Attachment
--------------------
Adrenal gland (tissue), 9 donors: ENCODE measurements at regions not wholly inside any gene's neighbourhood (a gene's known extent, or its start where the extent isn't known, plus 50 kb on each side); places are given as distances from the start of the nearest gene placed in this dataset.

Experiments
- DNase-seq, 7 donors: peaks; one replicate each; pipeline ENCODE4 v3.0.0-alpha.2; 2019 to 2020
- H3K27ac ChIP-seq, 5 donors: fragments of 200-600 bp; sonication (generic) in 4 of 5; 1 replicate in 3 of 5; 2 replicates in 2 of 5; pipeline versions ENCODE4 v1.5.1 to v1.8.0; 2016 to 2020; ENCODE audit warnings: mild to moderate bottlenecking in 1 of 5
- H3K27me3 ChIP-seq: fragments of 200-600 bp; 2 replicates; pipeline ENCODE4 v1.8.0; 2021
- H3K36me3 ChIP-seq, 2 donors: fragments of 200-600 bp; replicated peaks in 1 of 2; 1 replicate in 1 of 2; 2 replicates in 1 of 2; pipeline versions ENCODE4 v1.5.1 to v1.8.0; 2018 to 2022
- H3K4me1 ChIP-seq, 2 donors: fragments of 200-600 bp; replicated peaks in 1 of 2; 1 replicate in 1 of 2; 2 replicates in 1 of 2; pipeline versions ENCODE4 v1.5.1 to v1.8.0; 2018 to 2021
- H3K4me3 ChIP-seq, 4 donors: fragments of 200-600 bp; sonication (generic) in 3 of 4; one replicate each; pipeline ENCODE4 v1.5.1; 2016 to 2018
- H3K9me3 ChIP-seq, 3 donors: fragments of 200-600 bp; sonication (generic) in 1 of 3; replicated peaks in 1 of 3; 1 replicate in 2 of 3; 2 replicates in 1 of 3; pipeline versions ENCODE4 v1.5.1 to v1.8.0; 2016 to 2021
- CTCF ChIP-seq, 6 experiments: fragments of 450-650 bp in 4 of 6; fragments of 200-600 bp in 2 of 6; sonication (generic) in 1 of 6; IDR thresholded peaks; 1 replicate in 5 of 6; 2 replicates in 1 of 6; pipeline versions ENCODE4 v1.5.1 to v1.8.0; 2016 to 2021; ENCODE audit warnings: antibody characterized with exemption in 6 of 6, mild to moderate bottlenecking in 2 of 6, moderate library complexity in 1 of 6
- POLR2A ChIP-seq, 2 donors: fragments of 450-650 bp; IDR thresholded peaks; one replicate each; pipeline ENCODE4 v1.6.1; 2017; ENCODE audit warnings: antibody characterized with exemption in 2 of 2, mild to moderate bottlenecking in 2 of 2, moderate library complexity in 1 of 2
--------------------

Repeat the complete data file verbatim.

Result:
Adrenal gland (tissue), 9 donors: ENCODE measurements at regions not wholly inside any gene's neighbourhood (a gene's known extent, or its start where the extent isn't known, plus 50 kb on each side); places are given as distances from the start of the nearest gene placed in this dataset.

Experiments
- DNase-seq, 7 donors: peaks; one replicate each; pipeline ENCODE4 v3.0.0-alpha.2; 2019 to 2020
- H3K27ac ChIP-seq, 5 donors: fragments of 200-600 bp; sonication (generic) in 4 of 5; 1 replicate in 3 of 5; 2 replicates in 2 of 5; pipeline versions ENCODE4 v1.5.1 to v1.8.0; 2016 to 2020; ENCODE audit warnings: mild to moderate bottlenecking in 1 of 5
- H3K27me3 ChIP-seq: fragments of 200-600 bp; 2 replicates; pipeline ENCODE4 v1.8.0; 2021
- H3K36me3 ChIP-seq, 2 donors: fragments of 200-600 bp; replicated peaks in 1 of 2; 1 replicate in 1 of 2; 2 replicates in 1 of 2; pipeline versions ENCODE4 v1.5.1 to v1.8.0; 2018 to 2022
- H3K4me1 ChIP-seq, 2 donors: fragments of 200-600 bp; replicated peaks in 1 of 2; 1 replicate in 1 of 2; 2 replicates in 1 of 2; pipeline versions ENCODE4 v1.5.1 to v1.8.0; 2018 to 2021
- H3K4me3 ChIP-seq, 4 donors: fragments of 200-600 bp; sonication (generic) in 3 of 4; one replicate each; pipeline ENCODE4 v1.5.1; 2016 to 2018
- H3K9me3 ChIP-seq, 3 donors: fragments of 200-600 bp; sonication (generic) in 1 of 3; replicated peaks in 1 of 3; 1 replicate in 2 of 3; 2 replicates in 1 of 3; pipeline versions ENCODE4 v1.5.1 to v1.8.0; 2016 to 2021
- CTCF ChIP-seq, 6 experiments: fragments of 450-650 bp in 4 of 6; fragments of 200-600 bp in 2 of 6; sonication (generic) in 1 of 6; IDR thresholded peaks; 1 replicate in 5 of 6; 2 replicates in 1 of 6; pipeline versions ENCODE4 v1.5.1 to v1.8.0; 2016 to 2021; ENCODE audit warnings: antibody characterized with exemption in 6 of 6, mild to moderate bottlenecking in 2 of 6, moderate library complexity in 1 of 6
- POLR2A ChIP-seq, 2 donors: fragments of 450-650 bp; IDR thresholded peaks; one replicate each; pipeline ENCODE4 v1.6.1; 2017; ENCODE audit warnings: antibody characterized with exemption in 2 of 2, mild to moderate bottlenecking in 2 of 2, moderate library complexity in 1 of 2